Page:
A torrent of new data charts the human genome in unprecedented detail, a landmark accomplishment compared by some scientists to the genome’s sequencing in 1999.
Hundreds of thousands of new genomic pieces, catalogued for the very first time, are contained in the data, which is described Sept. 4 in 30 papers published by Nature and the Journal of Biological Chemistry. Also included are preliminary descriptions of how these pieces fit together.
Of course, if history is any guide, expectations should be tempered. The more that’s learned about the genome, the more complex it proves to be — a mountain that seems taller with every ascending step. But the view deserves to be appreciated.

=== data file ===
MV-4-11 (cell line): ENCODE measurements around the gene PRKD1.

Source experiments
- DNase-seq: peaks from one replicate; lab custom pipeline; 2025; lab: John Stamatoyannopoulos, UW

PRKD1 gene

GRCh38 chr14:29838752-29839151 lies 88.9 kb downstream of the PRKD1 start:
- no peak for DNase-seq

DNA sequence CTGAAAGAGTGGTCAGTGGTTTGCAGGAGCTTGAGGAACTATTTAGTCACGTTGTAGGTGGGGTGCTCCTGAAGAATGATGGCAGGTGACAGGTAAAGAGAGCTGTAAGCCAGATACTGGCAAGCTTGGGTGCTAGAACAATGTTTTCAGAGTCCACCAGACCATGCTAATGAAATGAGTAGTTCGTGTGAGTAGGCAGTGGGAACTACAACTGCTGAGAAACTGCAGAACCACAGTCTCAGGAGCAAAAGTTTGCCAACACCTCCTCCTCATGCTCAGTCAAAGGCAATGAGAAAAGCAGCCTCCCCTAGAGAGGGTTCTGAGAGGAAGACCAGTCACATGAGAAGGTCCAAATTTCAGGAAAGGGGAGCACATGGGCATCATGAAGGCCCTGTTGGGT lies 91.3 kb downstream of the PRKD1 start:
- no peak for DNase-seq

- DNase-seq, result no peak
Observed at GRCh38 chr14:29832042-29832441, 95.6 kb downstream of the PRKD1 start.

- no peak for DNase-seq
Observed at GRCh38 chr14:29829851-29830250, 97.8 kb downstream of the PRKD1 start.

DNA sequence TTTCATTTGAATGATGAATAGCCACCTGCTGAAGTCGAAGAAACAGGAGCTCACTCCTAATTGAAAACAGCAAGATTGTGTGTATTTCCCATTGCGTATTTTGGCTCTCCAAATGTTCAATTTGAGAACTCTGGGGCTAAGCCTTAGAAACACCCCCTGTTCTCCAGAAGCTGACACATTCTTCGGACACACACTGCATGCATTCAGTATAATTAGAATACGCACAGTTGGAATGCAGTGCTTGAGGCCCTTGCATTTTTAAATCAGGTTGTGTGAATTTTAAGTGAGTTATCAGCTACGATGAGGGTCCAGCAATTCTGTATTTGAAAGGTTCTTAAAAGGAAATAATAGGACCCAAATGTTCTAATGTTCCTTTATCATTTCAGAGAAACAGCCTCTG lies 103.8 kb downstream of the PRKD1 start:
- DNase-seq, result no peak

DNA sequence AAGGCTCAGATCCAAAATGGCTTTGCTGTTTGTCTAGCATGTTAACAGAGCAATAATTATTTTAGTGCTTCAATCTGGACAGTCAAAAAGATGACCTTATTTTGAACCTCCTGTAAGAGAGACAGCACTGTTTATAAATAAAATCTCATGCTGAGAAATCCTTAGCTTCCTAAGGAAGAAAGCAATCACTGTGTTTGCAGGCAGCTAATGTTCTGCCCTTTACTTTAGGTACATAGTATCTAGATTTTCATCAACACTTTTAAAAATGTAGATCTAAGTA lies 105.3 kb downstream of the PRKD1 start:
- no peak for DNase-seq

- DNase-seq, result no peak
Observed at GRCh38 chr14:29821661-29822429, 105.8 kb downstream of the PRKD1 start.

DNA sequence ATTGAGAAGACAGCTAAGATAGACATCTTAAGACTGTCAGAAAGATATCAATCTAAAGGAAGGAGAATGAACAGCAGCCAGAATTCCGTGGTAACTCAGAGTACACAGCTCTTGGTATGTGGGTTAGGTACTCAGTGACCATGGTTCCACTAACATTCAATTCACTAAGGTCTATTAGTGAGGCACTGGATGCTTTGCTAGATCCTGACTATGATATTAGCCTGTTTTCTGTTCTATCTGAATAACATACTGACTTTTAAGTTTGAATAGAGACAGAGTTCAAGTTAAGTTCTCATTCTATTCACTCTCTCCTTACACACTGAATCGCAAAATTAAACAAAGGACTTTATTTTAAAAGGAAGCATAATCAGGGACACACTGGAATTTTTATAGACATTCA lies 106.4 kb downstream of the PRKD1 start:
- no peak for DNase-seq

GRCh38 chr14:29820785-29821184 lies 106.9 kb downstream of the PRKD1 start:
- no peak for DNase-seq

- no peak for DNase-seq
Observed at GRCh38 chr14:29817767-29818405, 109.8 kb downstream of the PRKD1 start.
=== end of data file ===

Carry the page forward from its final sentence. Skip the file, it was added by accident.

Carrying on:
“Originally genetics was focused on the one percent,” said bioinformaticist Mark Gerstein of Yale University, referring to geneticists’ early concentration on genes that code for proteins, which represent just a a tiny fraction of the genome’s myriad parts. “We’re shining a light on the 99 percent.”
Gerstein is one of hundreds of researchers who participated in ENCODE, or the Encyclopedia of DNA Elements, a massive collaboration launched in 2003 to catalogue the human genome’s every last piece.
View the original article here: New DNA encyclopedia attempts to map function of entire human genome